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Kuba Yet Belt



The cowrie shells on this pendant in the shape of a seashell are attached by threads passed through their natural slits.


The cowrie shells on this “lion’s paw” shape are attached through holes drilled into their rounded backs.


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The slits of the cowrie shell can become part of an elaborate pattern.


key idea
Precious materials are prized for both value and appearance.

Glass beads and cowrie shells were the most precious materials in traditional Kuba decoration. Their rarity made them valuable. Glass beads came from Europe through trade. Cowries—the shiny shells of small warm-water mollusks—came from Africa’s distant coastal waters. Throughout Africa, cowries were used as money.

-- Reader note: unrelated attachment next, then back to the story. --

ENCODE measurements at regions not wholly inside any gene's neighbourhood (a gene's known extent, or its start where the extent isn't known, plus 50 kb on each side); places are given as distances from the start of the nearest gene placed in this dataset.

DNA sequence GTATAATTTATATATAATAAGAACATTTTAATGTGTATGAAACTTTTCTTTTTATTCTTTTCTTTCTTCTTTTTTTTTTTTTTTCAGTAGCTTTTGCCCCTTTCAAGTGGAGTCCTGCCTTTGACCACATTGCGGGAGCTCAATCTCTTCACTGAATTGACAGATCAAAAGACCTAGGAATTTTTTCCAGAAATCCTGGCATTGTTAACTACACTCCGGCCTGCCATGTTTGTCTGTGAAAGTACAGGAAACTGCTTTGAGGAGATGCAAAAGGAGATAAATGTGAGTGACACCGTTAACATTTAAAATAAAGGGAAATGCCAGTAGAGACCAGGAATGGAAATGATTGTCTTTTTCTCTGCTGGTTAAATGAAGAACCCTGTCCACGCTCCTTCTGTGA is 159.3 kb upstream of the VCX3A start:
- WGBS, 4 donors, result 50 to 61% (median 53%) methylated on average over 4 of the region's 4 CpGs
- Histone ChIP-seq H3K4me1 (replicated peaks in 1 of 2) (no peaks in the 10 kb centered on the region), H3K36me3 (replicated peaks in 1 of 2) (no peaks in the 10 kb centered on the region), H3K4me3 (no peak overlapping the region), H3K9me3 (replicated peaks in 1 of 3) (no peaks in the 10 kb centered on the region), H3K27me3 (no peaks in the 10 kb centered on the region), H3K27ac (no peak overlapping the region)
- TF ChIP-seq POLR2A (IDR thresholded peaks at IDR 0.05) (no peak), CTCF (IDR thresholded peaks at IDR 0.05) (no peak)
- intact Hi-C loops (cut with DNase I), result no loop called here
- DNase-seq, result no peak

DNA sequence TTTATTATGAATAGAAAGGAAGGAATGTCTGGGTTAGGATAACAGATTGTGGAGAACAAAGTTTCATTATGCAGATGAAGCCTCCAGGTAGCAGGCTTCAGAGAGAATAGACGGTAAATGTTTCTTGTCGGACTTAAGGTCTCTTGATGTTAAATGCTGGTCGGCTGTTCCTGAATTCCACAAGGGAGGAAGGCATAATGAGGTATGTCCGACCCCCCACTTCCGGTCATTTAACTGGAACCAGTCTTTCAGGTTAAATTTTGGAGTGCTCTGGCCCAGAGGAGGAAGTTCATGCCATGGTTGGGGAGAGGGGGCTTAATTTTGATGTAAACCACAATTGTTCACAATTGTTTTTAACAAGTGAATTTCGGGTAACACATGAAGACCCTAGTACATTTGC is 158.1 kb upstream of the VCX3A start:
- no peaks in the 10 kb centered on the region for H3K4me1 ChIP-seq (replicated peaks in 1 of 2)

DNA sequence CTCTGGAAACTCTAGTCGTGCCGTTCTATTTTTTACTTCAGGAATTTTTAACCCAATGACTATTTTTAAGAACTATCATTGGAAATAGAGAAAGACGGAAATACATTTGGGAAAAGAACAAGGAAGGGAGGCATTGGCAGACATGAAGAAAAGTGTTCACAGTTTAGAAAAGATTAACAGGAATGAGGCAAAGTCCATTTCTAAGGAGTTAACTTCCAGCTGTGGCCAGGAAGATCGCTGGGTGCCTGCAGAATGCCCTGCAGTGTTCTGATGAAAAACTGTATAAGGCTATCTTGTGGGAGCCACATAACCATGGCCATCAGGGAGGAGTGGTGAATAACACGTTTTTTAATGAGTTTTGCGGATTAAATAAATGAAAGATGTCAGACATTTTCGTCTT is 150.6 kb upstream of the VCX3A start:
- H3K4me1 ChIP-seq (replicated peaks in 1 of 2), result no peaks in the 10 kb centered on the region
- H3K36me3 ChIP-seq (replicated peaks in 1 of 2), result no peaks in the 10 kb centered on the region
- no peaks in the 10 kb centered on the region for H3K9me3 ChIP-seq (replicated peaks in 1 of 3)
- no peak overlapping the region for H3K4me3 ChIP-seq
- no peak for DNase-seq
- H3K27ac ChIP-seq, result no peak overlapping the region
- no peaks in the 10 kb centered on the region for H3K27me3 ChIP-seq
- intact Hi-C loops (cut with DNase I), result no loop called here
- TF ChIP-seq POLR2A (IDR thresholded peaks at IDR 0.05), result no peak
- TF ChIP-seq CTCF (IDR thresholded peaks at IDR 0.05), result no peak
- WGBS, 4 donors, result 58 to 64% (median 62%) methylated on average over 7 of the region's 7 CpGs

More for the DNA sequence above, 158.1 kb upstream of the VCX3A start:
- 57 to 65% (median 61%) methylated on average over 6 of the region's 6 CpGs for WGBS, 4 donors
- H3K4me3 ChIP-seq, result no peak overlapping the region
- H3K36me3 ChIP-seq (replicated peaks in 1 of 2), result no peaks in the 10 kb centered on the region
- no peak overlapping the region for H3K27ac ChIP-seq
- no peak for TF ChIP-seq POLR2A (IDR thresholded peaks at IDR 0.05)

The more beads and cowries on a garment, the greater the wearer’s wealth and status. Royal garments, of course, had the most. Besides showing off someone’s wealth, the beads and shells had value purely as decoration.

The dramatic colors of glass beads never faded, and beads could be stitched into any number of patterns. The shiny white cowrie shells could be attached in different ways that added to the design. They might be threaded through their slits, so that the slits made a pattern of lines. Attached through holes drilled in their rounded backs, they formed little circles. And dangling from the bottom of a pendant, they became a fringe.



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Beads can form stripes of color in any number of patterns.
   
January 2006